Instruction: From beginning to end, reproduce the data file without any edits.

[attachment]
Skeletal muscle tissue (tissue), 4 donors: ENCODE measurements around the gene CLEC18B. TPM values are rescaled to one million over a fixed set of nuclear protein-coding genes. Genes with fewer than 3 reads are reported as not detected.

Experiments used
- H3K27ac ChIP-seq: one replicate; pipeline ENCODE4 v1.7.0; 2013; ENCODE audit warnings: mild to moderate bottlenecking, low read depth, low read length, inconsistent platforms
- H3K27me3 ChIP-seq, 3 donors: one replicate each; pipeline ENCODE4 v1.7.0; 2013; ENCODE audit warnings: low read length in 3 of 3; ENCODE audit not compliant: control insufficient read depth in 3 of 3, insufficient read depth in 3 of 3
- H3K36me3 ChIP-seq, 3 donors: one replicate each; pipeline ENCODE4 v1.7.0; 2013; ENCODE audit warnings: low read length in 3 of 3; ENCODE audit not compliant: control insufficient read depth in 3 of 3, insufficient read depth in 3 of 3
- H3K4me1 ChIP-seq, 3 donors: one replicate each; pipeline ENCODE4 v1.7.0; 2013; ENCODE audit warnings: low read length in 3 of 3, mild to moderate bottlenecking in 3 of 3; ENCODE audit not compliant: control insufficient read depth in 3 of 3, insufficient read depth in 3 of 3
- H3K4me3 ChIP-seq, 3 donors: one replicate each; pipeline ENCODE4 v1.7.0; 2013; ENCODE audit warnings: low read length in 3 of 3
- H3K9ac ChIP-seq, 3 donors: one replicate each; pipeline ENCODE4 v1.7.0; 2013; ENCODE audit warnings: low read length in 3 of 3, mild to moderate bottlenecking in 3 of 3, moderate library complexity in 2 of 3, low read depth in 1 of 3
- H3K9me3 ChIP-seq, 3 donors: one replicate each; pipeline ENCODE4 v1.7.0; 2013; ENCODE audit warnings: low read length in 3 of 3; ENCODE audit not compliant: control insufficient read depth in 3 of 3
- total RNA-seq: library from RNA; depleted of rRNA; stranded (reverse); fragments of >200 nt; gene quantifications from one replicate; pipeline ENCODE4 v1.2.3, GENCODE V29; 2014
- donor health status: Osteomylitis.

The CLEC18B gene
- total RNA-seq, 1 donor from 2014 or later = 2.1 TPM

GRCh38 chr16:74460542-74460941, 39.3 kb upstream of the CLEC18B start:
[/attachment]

Skeletal muscle tissue (tissue), 4 donors: ENCODE measurements around the gene CLEC18B. TPM values are rescaled to one million over a fixed set of nuclear protein-coding genes. Genes with fewer than 3 reads are reported as not detected.

Experiments used
- H3K27ac ChIP-seq: one replicate; pipeline ENCODE4 v1.7.0; 2013; ENCODE audit warnings: mild to moderate bottlenecking, low read depth, low read length, inconsistent platforms
- H3K27me3 ChIP-seq, 3 donors: one replicate each; pipeline ENCODE4 v1.7.0; 2013; ENCODE audit warnings: low read length in 3 of 3; ENCODE audit not compliant: control insufficient read depth in 3 of 3, insufficient read depth in 3 of 3
- H3K36me3 ChIP-seq, 3 donors: one replicate each; pipeline ENCODE4 v1.7.0; 2013; ENCODE audit warnings: low read length in 3 of 3; ENCODE audit not compliant: control insufficient read depth in 3 of 3, insufficient read depth in 3 of 3
- H3K4me1 ChIP-seq, 3 donors: one replicate each; pipeline ENCODE4 v1.7.0; 2013; ENCODE audit warnings: low read length in 3 of 3, mild to moderate bottlenecking in 3 of 3; ENCODE audit not compliant: control insufficient read depth in 3 of 3, insufficient read depth in 3 of 3
- H3K4me3 ChIP-seq, 3 donors: one replicate each; pipeline ENCODE4 v1.7.0; 2013; ENCODE audit warnings: low read length in 3 of 3
- H3K9ac ChIP-seq, 3 donors: one replicate each; pipeline ENCODE4 v1.7.0; 2013; ENCODE audit warnings: low read length in 3 of 3, mild to moderate bottlenecking in 3 of 3, moderate library complexity in 2 of 3, low read depth in 1 of 3
- H3K9me3 ChIP-seq, 3 donors: one replicate each; pipeline ENCODE4 v1.7.0; 2013; ENCODE audit warnings: low read length in 3 of 3; ENCODE audit not compliant: control insufficient read depth in 3 of 3
- total RNA-seq: library from RNA; depleted of rRNA; stranded (reverse); fragments of >200 nt; gene quantifications from one replicate; pipeline ENCODE4 v1.2.3, GENCODE V29; 2014
- donor health status: Osteomylitis.

The CLEC18B gene
- total RNA-seq, 1 donor from 2014 or later = 2.1 TPM

GRCh38 chr16:74460542-74460941, 39.3 kb upstream of the CLEC18B start: